03 Dec You DON’T Have to Live with Chronic Pain
Chronic pain, which is defined as pain that lasts for several months or, in some cases, years, can be debilitating. Chronic pain, whether from injury, osteoarthritis, fibromyalgia or medical treatments, affects an astounding 116 million Americans each year and can lead to further problems, including depression, difficulty walking, sleeping and eating. It deeply impacts families and can lead to social isolation, as well.
These problems may be exacerbated by an all-too-typical response by some members of the medical community when confronted by patients in pain. They can’t see or measure the pain, so they dismiss it with a common refrain; you just have to live with it.
If you’ve been told to “deal with it,” you should know that at The Center for Pain Management, we pay special attention to your suffering and take it seriously. With medical expertise and compassion, we provide solutions to help you cope with and hopefully eliminate the constant presence of your pain.
Understanding Your Pain
If you are experiencing chronic pain, pay attention to any relevant details. This will assist your doctor(s) in a crucial understanding of how to treat you. You might consider keeping a diary of your pain: what hurts, where it hurts, when it hurts and how much it hurts. Describe the pain – Is it burning or achy? Does it feel like pins and needles? Is the pain sharp or dull? Also, take note of what increases/lessens your pain. In addition, mark techniques or medications and their effects.
Pain Management Specialists
Pain management specialist at our orthopedic practice use a variety of modalities to help patients manage their pain and regain control of their lives. At The Center for Musculoskeletal Disorders, we focus on a customized approach and consider not just the pain but also the whole person.
Treatment Methods for Pain
We can recommend the following over the counter and prescription medications:
- Nonsteroidal anti-inflammatory drugs (NSAIDs): Available over the counter or by prescription, these include ibuprofen (Aleve) or naproxen (Motrin) and treat inflammation, such as that caused by tendonitis, bursitis and arthritis
- Analgesics: Both over the counter and by prescription, analgesics may be used to relieve chronic pain in conditions, such as osteoarthritis
- Corticosteroids: Available only by prescription, these cortisone-like drugs are used for more severe inflammatory conditions. They can be taken orally and in the form of injections, such as cortisone administered into a joint
- Narcotic analgesics: Used to relieve acute pain, these medications are applicable in such cases as post injury or post surgery. Due to their addictive nature, we try to avoid these whenever possible. They are only utilized after exhausting other treatment options and are monitored by a physician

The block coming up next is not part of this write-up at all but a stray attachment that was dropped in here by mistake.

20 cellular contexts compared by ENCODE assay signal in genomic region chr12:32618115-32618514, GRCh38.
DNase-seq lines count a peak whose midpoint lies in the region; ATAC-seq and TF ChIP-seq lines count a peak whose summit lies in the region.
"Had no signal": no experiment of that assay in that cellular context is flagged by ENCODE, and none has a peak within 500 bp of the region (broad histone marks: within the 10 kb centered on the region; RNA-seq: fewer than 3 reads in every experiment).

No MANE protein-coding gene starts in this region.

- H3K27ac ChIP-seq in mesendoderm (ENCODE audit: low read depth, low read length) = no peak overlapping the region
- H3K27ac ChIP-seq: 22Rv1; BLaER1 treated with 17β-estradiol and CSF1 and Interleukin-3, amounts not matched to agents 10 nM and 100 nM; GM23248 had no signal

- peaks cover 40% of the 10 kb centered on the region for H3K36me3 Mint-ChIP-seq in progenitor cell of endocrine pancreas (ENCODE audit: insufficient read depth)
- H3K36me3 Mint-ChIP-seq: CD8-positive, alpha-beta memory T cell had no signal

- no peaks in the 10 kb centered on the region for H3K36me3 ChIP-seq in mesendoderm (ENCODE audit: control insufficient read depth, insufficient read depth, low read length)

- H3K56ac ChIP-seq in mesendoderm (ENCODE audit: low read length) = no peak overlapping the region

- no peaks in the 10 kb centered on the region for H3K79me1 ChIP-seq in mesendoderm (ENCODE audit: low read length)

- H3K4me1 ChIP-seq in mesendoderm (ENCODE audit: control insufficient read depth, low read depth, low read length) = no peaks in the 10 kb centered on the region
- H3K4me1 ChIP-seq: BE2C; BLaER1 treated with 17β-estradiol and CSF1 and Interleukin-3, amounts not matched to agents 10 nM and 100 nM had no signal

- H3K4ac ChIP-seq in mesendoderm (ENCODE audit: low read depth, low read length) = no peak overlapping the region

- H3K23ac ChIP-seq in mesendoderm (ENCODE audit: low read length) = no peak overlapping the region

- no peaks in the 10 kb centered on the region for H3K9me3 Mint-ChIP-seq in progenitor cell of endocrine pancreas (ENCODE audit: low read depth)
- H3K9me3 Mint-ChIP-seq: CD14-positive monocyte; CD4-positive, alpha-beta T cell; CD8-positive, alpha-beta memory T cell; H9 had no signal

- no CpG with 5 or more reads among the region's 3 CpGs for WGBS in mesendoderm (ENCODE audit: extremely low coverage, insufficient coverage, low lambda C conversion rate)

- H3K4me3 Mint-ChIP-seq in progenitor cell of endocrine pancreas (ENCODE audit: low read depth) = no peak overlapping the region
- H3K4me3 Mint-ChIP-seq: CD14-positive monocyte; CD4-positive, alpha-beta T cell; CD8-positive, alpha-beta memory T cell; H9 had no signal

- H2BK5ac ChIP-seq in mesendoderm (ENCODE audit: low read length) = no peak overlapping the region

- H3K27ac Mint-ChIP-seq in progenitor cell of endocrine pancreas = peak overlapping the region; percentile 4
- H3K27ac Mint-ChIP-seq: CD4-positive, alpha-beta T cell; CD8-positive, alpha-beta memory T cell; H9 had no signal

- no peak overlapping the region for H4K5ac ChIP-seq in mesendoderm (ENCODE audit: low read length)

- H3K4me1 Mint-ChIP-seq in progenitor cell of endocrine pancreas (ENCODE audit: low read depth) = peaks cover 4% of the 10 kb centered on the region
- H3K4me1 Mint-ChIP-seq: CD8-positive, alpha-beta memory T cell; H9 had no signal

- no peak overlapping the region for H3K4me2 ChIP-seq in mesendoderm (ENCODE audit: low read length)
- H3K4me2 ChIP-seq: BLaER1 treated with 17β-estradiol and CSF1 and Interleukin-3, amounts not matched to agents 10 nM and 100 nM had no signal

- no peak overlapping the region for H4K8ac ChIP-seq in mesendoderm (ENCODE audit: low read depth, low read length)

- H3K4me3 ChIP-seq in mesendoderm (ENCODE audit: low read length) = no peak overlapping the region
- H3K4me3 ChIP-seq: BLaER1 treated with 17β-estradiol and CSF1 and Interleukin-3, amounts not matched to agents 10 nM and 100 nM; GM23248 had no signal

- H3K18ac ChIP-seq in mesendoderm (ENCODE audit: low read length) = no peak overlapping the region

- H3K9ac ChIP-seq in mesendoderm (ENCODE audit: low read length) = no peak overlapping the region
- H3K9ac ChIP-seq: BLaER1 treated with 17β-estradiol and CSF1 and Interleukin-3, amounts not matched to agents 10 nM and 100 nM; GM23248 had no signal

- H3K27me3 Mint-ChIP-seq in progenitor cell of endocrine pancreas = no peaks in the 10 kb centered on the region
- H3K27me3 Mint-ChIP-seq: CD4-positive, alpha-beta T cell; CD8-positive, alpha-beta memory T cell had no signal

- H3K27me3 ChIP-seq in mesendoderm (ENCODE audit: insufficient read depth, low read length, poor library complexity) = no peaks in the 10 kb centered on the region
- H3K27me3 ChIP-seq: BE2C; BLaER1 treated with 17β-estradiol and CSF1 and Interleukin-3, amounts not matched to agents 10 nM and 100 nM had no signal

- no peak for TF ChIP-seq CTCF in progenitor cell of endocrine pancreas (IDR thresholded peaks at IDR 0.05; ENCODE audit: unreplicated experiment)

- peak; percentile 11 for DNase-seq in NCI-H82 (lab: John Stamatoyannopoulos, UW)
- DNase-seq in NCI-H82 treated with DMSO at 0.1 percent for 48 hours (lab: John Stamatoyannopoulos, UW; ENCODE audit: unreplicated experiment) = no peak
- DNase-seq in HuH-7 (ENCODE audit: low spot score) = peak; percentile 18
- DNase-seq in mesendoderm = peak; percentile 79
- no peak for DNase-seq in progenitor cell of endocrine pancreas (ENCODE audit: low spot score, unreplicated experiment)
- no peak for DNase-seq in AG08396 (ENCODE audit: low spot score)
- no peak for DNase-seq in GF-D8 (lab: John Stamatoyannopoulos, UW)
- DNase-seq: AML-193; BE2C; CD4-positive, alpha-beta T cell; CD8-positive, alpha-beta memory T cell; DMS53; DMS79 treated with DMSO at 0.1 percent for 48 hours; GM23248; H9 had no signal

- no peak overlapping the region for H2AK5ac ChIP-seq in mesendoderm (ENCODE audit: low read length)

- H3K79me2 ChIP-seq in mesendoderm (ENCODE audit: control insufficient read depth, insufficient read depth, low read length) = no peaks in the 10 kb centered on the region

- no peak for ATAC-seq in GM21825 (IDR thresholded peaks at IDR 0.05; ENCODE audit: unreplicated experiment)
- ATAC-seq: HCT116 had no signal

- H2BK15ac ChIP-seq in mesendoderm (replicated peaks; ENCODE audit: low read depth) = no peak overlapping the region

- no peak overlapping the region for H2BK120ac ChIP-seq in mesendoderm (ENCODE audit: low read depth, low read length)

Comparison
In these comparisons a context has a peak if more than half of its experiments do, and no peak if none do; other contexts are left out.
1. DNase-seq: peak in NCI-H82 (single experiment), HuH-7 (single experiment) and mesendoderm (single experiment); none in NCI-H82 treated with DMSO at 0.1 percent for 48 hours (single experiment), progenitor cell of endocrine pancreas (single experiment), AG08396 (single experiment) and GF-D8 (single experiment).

- Anticonvulsant medications: These relieve neurogenic (nerve) pain and chronic pain of the soft tissues caused by disorders, such as fibromyalgia
- Local anesthetics: These are an option for some types of superficial surgical procedures of the hand and foot. Local anesthetics are also used for temporary relief of pain. They can be applied as a topical patch over a painful area of skin
Although it seems counterintuitive to move when you’re in pain, and it may seem like the last thing you want to do, movement is often the most beneficial approach to relieving and solving problems of chronic pain. Physical therapy can be highly effective for an array of chronic musculoskeletal and neuropathic types of pain. Its benefits include strengthening the muscles, providing stability in the joints, and increasing flexibility in the muscles and joints.
Injection Therapy for Pain Management
This form of therapy involves injections into or around various levels of the spinal region. These injections can be relatively superficial and used for painful muscles (called trigger point injections) or they may involve more invasive procedures.
There are multiple procedures:
- Epidural injections for pain involving the neck and arm or the back and leg
- Facet injections into the joints that allow movement of the neck and back
- Injections for burning pain of the arms or legs
The vast majority of injections done for the diagnosis or treatment of chronic pain are performed on an outpatient basis.
Bracing, specifically of the back and neck, is another way to manage pain. This treatment option is available at The Center for Musculoskeletal Disorders.
Our pain management specialists work very closely with highly qualified spine surgeons to provide relief through minimally invasive surgery when all other conservative treatment options have been exhausted.
Count on The Center for Musculoskeletal Disorders to understand your pain and to treat you with experience, sensitivity and compassion.